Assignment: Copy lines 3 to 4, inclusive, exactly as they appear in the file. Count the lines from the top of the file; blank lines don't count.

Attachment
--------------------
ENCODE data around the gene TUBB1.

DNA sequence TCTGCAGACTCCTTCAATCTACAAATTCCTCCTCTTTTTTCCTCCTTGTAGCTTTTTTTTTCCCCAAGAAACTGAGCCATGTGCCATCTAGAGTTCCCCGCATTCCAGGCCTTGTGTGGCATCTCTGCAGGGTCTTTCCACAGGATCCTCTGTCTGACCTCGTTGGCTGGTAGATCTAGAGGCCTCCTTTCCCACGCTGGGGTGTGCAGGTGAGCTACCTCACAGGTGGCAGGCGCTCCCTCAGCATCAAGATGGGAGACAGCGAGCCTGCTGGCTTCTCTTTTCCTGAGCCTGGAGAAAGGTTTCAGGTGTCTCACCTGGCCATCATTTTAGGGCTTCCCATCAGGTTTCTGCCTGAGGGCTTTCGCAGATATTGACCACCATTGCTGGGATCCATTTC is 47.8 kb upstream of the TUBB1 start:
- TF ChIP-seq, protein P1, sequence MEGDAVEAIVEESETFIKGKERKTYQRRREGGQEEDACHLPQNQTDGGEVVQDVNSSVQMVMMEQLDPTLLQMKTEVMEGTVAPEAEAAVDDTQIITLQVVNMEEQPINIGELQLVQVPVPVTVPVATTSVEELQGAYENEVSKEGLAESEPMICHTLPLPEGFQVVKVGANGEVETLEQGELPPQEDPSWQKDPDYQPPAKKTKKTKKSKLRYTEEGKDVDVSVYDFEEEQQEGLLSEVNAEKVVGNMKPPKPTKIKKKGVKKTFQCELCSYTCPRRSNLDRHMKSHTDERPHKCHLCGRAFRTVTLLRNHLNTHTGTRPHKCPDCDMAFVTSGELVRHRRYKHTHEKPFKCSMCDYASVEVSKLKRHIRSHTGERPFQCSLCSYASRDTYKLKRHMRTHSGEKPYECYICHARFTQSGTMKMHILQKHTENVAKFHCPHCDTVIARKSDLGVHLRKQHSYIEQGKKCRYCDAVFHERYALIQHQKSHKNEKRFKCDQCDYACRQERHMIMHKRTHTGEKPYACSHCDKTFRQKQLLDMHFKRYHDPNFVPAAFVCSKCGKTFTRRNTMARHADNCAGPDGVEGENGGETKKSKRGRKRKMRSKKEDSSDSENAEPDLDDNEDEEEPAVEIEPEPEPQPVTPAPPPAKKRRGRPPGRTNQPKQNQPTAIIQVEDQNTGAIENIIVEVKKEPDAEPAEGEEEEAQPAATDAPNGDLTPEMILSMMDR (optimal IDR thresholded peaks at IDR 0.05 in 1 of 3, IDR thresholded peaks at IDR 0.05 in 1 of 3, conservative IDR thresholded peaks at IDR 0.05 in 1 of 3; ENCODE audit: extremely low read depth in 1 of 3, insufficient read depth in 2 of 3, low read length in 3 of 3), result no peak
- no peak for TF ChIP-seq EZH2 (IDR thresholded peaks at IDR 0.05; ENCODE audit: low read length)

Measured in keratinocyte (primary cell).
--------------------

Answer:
- TF ChIP-seq, protein P1, sequence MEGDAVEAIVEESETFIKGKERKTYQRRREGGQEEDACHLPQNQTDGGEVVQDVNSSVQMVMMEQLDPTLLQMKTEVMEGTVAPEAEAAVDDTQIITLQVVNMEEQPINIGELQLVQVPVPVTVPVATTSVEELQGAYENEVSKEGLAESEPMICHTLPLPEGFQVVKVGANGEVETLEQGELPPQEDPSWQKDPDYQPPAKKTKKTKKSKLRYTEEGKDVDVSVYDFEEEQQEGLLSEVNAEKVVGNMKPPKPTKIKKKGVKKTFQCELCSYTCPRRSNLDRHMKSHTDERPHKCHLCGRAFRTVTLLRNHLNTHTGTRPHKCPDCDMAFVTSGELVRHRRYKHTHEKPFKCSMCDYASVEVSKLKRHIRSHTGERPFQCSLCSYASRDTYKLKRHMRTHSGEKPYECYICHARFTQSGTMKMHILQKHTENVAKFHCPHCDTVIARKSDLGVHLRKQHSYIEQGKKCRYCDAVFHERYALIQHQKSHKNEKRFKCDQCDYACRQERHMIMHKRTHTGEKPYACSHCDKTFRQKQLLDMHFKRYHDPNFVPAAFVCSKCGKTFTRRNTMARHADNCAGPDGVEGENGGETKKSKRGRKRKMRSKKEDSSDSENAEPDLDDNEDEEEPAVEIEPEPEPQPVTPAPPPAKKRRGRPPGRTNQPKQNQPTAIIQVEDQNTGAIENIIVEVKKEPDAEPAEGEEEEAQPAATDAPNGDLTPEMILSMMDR (optimal IDR thresholded peaks at IDR 0.05 in 1 of 3, IDR thresholded peaks at IDR 0.05 in 1 of 3, conservative IDR thresholded peaks at IDR 0.05 in 1 of 3; ENCODE audit: extremely low read depth in 1 of 3, insufficient read depth in 2 of 3, low read length in 3 of 3), result no peak
- no peak for TF ChIP-seq EZH2 (IDR thresholded peaks at IDR 0.05; ENCODE audit: low read length)